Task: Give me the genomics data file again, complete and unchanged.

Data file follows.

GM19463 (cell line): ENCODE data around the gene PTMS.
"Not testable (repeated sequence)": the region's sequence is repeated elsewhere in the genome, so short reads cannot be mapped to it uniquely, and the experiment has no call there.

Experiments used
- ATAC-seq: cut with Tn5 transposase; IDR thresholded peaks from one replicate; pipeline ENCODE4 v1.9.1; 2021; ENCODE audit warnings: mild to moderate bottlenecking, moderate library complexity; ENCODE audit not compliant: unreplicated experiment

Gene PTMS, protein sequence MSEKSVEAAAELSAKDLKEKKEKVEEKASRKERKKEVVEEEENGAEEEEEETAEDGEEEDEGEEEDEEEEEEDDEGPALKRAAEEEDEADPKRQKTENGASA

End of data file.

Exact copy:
GM19463 (cell line): ENCODE data around the gene PTMS.
"Not testable (repeated sequence)": the region's sequence is repeated elsewhere in the genome, so short reads cannot be mapped to it uniquely, and the experiment has no call there.

Experiments used
- ATAC-seq: cut with Tn5 transposase; IDR thresholded peaks from one replicate; pipeline ENCODE4 v1.9.1; 2021; ENCODE audit warnings: mild to moderate bottlenecking, moderate library complexity; ENCODE audit not compliant: unreplicated experiment

Gene PTMS, protein sequence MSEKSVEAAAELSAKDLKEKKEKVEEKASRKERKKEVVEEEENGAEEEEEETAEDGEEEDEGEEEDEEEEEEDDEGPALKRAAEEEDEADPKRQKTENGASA